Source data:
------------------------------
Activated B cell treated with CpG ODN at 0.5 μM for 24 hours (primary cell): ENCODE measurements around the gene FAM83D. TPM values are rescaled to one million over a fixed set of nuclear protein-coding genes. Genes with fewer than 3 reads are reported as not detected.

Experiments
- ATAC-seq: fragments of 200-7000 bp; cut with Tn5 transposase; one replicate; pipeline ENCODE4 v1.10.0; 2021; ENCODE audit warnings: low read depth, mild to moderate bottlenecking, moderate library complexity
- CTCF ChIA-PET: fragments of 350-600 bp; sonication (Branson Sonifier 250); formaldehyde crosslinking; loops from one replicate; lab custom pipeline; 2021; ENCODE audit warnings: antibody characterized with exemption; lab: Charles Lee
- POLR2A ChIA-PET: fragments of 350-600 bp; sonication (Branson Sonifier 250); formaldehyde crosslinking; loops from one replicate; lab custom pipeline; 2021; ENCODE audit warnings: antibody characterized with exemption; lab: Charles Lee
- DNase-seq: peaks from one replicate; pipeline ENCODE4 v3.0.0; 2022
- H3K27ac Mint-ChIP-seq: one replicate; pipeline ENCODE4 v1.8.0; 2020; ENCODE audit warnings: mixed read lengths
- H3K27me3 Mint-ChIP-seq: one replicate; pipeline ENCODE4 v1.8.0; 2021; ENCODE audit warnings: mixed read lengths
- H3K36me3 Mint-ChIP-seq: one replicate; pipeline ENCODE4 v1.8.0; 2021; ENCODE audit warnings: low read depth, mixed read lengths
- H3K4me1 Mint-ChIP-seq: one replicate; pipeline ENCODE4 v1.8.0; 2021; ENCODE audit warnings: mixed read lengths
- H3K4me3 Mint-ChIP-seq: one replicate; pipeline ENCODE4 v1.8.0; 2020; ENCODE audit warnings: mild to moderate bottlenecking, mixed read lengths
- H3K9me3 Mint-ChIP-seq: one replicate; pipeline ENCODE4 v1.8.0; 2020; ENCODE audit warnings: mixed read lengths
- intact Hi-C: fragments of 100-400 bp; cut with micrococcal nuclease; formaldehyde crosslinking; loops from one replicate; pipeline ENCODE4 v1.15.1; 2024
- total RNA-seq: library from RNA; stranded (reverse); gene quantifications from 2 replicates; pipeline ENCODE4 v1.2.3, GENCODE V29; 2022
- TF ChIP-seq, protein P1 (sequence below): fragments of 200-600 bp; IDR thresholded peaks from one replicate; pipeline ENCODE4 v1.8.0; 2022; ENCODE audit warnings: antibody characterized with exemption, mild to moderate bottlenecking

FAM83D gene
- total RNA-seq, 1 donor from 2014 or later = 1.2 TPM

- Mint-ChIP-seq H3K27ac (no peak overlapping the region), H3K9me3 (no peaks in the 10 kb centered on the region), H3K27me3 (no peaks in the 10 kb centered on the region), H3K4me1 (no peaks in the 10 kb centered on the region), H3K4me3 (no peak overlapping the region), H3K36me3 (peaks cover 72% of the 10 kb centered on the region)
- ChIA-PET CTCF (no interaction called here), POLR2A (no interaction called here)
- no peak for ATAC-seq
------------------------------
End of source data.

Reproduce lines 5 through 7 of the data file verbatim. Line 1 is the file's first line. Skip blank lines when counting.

- POLR2A ChIA-PET: fragments of 350-600 bp; sonication (Branson Sonifier 250); formaldehyde crosslinking; loops from one replicate; lab custom pipeline; 2021; ENCODE audit warnings: antibody characterized with exemption; lab: Charles Lee
- DNase-seq: peaks from one replicate; pipeline ENCODE4 v3.0.0; 2022
- H3K27ac Mint-ChIP-seq: one replicate; pipeline ENCODE4 v1.8.0; 2020; ENCODE audit warnings: mixed read lengths